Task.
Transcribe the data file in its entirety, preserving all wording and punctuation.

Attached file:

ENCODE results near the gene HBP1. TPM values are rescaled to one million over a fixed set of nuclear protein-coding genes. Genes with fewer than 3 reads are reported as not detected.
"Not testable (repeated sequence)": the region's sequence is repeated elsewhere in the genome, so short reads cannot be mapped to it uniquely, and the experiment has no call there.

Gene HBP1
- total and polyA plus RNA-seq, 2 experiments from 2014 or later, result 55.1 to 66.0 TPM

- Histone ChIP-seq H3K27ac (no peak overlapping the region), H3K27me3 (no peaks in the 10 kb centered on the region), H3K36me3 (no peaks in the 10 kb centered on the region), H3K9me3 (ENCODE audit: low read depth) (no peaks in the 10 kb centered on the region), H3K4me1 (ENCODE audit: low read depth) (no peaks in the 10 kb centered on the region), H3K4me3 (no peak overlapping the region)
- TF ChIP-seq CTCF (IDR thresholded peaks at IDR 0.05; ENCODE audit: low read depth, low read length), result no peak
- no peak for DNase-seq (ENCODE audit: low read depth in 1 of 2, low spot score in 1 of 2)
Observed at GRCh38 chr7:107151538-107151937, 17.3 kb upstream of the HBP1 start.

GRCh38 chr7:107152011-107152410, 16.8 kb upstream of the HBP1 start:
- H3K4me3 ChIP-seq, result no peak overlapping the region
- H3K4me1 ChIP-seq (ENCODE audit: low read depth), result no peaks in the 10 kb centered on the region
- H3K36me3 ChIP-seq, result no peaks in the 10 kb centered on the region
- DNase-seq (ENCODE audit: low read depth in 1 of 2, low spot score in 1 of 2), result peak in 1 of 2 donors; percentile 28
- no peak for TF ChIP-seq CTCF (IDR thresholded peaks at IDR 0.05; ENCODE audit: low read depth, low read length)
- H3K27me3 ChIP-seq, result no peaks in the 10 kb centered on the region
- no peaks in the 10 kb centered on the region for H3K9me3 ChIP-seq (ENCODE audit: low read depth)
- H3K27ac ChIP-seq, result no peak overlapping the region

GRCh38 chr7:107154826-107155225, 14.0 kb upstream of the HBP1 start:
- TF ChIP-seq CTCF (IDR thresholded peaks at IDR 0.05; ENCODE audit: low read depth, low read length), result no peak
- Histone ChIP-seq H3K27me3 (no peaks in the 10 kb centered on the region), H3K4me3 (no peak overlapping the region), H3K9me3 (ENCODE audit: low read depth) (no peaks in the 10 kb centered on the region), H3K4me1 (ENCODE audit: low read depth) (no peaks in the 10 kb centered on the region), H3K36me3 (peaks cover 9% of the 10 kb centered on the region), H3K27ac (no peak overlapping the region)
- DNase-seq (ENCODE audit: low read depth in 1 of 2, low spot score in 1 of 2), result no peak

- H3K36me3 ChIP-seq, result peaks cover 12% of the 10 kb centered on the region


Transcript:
ENCODE results near the gene HBP1. TPM values are rescaled to one million over a fixed set of nuclear protein-coding genes. Genes with fewer than 3 reads are reported as not detected.
"Not testable (repeated sequence)": the region's sequence is repeated elsewhere in the genome, so short reads cannot be mapped to it uniquely, and the experiment has no call there.

Gene HBP1
- total and polyA plus RNA-seq, 2 experiments from 2014 or later, result 55.1 to 66.0 TPM

- Histone ChIP-seq H3K27ac (no peak overlapping the region), H3K27me3 (no peaks in the 10 kb centered on the region), H3K36me3 (no peaks in the 10 kb centered on the region), H3K9me3 (ENCODE audit: low read depth) (no peaks in the 10 kb centered on the region), H3K4me1 (ENCODE audit: low read depth) (no peaks in the 10 kb centered on the region), H3K4me3 (no peak overlapping the region)
- TF ChIP-seq CTCF (IDR thresholded peaks at IDR 0.05; ENCODE audit: low read depth, low read length), result no peak
- no peak for DNase-seq (ENCODE audit: low read depth in 1 of 2, low spot score in 1 of 2)
Observed at GRCh38 chr7:107151538-107151937, 17.3 kb upstream of the HBP1 start.

GRCh38 chr7:107152011-107152410, 16.8 kb upstream of the HBP1 start:
- H3K4me3 ChIP-seq, result no peak overlapping the region
- H3K4me1 ChIP-seq (ENCODE audit: low read depth), result no peaks in the 10 kb centered on the region
- H3K36me3 ChIP-seq, result no peaks in the 10 kb centered on the region
- DNase-seq (ENCODE audit: low read depth in 1 of 2, low spot score in 1 of 2), result peak in 1 of 2 donors; percentile 28
- no peak for TF ChIP-seq CTCF (IDR thresholded peaks at IDR 0.05; ENCODE audit: low read depth, low read length)
- H3K27me3 ChIP-seq, result no peaks in the 10 kb centered on the region
- no peaks in the 10 kb centered on the region for H3K9me3 ChIP-seq (ENCODE audit: low read depth)
- H3K27ac ChIP-seq, result no peak overlapping the region

GRCh38 chr7:107154826-107155225, 14.0 kb upstream of the HBP1 start:
- TF ChIP-seq CTCF (IDR thresholded peaks at IDR 0.05; ENCODE audit: low read depth, low read length), result no peak
- Histone ChIP-seq H3K27me3 (no peaks in the 10 kb centered on the region), H3K4me3 (no peak overlapping the region), H3K9me3 (ENCODE audit: low read depth) (no peaks in the 10 kb centered on the region), H3K4me1 (ENCODE audit: low read depth) (no peaks in the 10 kb centered on the region), H3K36me3 (peaks cover 9% of the 10 kb centered on the region), H3K27ac (no peak overlapping the region)
- DNase-seq (ENCODE audit: low read depth in 1 of 2, low spot score in 1 of 2), result no peak

- H3K36me3 ChIP-seq, result peaks cover 12% of the 10 kb centered on the region